The District Court in the Northern District of Illinois, in Spiegel v. EngageTel Inc. (N.D. Ill. Mar. 29, 2019), granted summary judgment in favor of defendants EngageTel Inc. and its principal, Dennis Carlson, on certain claims, but left a claim under the Telephone Consumer Protection Act remaining. The District Court’s decision is significant in that it inferred potential liability for the company that provided callback numbers used in a telemarketing campaign and took a “totality of the circumstances” approach in determining whether a defendant, such as EngageTel, could be found to be the “maker” or “initiator” of a call.
The complaint, which was brought on behalf of plaintiff Marshall Spiegel and a putative class, alleged that the defendants took part in a scheme to inundate phone lines with calls containing fraudulent caller identification information for purposes of telemarketing and to collect “dip fees” associated with the calls. The Court’s decision noted that during discovery, Spiegel identified “approximately 81 calls.” The decision also identified several different contracting parties who were participants in the alleged scheme to make unsolicited and unwanted telemarketing calls. The Court’s decision further noted that EngageTel supplied virtual numbers as part of the alleged scheme as a means of remaining “under the radar” of online complaints about telemarketing calls, and there was also evidence that Carlson sent notices that warned about making calls to certain locations, such as Missouri, due to regulatory activity he considered unfavorable.
In denying summary judgment as to the TCPA claim, the Court first set out to determine whether the FCC’s 2015 Order on the “maker” of a call applied, or whether it could rely on the plain language of the TCPA. On this point, the Court ultimately held that the FCC’s interpretation was binding. The Court then determined that “[c]onsidering the totality of the facts and circumstances, multiple genuine factual disputes preclude summary judgment for EngageTel” as to the TCPA claim. Specifically, the Court found that genuine disputes existed over facts material to whether EngageTel’s actions—when looked at in their totality—deemed it the “initiator” or “maker” of the calls, as EngageTel effectively programmed the ATDS and supplied the virtual phone numbers, and because its principal, Carlson, suggested matching the area codes of the number being called and the number from which the telemarketing appeared to originate. The Court further held:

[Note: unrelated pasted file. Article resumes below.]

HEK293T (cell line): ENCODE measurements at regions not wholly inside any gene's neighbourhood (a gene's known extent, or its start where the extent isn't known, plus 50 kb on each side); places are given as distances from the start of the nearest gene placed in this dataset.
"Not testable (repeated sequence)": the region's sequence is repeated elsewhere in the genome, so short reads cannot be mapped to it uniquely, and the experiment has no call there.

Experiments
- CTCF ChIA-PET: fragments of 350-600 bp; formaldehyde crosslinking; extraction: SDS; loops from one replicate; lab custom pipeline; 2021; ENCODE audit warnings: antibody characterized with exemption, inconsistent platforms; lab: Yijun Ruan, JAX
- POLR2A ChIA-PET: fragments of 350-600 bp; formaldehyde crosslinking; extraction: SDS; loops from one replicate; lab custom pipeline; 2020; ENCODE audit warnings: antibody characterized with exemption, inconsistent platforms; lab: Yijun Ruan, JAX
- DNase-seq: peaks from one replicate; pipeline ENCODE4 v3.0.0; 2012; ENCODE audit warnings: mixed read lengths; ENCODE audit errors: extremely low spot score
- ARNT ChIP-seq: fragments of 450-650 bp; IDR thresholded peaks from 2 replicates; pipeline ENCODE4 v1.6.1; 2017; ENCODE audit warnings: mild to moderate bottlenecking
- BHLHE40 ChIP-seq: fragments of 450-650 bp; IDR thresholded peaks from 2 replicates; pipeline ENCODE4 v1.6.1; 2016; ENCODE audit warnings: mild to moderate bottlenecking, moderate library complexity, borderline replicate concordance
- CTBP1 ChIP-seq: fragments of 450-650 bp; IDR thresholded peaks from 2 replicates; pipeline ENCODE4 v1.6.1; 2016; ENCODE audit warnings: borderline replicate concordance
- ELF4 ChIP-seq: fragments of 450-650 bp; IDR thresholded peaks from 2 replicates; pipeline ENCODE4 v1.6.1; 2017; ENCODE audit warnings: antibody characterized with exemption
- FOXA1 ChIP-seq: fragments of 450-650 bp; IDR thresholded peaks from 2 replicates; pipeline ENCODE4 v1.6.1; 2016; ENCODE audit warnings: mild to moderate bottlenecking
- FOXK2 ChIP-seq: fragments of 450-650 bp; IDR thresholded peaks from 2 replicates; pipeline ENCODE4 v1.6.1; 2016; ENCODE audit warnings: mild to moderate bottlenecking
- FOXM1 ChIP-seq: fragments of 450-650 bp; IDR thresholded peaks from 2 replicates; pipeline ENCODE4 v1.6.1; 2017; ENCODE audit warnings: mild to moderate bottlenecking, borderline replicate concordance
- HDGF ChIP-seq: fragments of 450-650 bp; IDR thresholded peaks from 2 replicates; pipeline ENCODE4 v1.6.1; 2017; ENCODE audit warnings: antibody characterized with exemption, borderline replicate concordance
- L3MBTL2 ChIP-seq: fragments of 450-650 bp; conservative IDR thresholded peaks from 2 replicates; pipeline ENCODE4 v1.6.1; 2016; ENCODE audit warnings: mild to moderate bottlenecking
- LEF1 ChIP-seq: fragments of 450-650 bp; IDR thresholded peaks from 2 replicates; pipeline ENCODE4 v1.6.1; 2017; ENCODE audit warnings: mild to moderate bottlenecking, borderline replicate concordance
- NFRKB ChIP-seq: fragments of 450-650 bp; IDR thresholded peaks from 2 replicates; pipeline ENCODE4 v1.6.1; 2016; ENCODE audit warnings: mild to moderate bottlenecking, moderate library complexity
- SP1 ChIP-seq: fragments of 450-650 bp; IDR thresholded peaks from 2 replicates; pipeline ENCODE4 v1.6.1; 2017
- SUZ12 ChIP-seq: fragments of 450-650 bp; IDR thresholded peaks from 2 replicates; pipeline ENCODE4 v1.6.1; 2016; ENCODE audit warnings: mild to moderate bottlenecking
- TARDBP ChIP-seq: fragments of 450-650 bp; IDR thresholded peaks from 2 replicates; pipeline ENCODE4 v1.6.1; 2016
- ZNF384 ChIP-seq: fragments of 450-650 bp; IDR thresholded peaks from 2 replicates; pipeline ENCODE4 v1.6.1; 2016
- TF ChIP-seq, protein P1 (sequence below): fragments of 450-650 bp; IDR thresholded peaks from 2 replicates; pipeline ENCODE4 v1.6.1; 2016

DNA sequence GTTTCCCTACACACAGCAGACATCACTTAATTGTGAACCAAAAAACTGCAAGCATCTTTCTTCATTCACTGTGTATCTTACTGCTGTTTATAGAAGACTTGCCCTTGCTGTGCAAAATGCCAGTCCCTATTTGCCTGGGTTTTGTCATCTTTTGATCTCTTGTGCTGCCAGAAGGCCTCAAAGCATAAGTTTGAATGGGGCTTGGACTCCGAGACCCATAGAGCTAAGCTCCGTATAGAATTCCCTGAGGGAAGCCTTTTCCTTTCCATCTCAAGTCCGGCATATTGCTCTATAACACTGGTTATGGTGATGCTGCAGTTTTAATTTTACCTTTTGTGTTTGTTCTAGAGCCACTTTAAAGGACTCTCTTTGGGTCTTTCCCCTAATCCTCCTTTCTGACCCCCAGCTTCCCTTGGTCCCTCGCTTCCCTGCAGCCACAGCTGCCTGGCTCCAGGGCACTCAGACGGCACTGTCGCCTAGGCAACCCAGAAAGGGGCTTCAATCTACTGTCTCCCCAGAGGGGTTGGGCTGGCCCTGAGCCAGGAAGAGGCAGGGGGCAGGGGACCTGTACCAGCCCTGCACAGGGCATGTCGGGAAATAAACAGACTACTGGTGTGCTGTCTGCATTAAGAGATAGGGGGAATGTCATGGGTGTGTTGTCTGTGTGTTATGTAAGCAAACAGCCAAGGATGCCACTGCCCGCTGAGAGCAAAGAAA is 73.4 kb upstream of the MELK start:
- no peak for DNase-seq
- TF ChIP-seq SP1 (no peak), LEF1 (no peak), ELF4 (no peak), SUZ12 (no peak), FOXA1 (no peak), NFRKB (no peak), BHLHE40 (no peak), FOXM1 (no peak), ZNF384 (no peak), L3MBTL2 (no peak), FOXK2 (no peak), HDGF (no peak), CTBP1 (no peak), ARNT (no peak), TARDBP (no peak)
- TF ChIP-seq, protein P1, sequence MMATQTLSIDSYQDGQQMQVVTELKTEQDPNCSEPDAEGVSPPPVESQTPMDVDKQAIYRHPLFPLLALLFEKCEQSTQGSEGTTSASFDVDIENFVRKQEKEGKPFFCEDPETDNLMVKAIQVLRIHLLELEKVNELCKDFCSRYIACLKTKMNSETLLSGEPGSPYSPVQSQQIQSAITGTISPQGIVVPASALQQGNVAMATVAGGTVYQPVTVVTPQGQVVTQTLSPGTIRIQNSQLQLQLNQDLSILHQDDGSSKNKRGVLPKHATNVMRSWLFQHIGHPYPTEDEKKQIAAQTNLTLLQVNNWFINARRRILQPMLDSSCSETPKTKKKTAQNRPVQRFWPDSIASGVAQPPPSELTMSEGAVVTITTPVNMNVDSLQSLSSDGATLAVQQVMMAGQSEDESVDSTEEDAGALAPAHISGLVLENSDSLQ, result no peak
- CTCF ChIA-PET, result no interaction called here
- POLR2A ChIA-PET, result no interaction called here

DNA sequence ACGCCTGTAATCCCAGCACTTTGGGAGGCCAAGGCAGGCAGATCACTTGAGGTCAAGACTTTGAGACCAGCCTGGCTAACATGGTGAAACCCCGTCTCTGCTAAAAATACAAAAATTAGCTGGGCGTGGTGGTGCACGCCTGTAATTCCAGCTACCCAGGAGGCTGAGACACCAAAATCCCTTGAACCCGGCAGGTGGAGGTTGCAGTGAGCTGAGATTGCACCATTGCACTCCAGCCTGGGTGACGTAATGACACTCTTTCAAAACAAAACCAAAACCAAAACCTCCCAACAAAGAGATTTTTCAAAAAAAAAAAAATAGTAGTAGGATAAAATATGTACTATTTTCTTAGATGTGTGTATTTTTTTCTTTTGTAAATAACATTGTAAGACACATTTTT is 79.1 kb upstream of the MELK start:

Taken cumulatively and in the light most favorable to Spiegel, this evidence is sufficient to create a genuine fact dispute over whether EngageTel is ‘so involved in the placing of a specific telephone call’ as to be deemed to have initiated it. As interpreted by the FCC, the TCPA imposes liability where a party ‘giv[es] the third party specific and comprehensive instructions as to timing and the manner of the call.’ Substantial fact questions surrounding the comprehensiveness and specificity with which EngageTel exerted control over [the] calling exist here. EngageTel’s motion for summary judgment on Spiegel’s TCPA claim must therefore be denied.
(internal citations omitted).
In sum, applying the 2015 FCC Order, the District Court held that a jury could find that EngageTel was so uniquely intertwined and involved with the making of the call that it could be deemed the “initiator” under the TCPA.
The Spiegel decision is noteworthy in that it signals to litigants that potential TCPA liability can be expanded in certain cases.